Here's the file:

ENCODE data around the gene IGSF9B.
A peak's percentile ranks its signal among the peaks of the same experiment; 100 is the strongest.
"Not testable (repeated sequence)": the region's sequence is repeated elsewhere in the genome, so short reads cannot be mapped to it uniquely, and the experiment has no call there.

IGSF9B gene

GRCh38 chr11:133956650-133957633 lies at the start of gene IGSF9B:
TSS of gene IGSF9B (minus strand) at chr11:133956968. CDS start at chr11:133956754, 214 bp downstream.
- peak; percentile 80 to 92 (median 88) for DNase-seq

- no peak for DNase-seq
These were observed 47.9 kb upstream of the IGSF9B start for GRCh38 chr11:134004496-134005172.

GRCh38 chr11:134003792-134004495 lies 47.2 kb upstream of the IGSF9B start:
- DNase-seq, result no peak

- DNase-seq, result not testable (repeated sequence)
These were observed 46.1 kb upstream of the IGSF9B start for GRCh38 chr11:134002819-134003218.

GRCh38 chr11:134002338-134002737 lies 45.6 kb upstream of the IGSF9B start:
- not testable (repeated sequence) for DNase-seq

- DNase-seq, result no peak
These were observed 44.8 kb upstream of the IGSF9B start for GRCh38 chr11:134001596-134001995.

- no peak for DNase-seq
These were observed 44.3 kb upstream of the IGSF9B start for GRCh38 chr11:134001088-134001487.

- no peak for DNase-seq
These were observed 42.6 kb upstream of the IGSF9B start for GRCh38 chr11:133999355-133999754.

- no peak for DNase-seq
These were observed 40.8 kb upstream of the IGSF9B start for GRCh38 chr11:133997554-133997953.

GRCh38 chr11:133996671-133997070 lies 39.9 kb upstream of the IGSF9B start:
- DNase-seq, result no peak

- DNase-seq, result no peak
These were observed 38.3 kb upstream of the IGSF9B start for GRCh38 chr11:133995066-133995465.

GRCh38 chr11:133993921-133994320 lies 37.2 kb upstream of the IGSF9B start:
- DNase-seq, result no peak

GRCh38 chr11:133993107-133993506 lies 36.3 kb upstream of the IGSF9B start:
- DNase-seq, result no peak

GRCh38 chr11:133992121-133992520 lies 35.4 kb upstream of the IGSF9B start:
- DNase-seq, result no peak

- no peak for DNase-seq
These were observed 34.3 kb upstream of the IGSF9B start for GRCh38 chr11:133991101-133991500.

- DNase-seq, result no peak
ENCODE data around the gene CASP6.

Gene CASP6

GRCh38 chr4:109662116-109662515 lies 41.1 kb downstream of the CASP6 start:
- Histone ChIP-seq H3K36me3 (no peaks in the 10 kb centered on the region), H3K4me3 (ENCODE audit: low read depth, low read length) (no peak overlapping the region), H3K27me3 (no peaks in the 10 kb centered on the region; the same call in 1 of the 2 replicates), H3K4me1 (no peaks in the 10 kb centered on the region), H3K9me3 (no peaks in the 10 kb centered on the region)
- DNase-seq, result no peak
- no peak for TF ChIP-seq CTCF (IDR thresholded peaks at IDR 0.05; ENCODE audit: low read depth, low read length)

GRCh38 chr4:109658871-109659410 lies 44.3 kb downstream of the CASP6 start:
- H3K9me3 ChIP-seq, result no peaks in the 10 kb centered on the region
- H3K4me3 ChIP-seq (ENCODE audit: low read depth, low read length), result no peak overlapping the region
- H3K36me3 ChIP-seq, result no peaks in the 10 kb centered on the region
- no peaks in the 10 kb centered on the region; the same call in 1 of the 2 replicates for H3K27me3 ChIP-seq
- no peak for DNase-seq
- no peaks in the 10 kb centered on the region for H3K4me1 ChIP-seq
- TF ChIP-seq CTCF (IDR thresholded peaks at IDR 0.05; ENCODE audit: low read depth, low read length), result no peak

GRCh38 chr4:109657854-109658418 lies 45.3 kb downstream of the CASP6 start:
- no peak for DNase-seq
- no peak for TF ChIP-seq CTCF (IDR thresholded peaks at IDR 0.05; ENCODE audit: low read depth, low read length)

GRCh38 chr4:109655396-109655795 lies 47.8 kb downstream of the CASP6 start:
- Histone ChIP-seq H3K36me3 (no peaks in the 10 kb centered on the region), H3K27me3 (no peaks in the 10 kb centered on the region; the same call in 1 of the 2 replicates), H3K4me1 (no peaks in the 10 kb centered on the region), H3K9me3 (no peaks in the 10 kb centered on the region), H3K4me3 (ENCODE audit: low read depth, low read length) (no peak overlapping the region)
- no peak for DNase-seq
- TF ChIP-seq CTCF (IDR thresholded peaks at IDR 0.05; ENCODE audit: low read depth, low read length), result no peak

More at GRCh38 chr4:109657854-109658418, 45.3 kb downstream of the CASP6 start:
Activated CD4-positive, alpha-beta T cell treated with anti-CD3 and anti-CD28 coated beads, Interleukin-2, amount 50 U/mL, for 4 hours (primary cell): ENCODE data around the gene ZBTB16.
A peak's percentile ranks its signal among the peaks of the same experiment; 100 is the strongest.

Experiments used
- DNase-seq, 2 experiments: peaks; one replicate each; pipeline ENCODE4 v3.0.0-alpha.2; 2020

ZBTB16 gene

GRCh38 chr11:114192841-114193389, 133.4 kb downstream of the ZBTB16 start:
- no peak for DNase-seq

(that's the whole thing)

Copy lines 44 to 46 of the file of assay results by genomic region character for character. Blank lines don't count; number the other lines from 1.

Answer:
- H3K9me3 ChIP-seq, result no peaks in the 10 kb centered on the region
- H3K4me3 ChIP-seq (ENCODE audit: low read depth, low read length), result no peak overlapping the region
- H3K36me3 ChIP-seq, result no peaks in the 10 kb centered on the region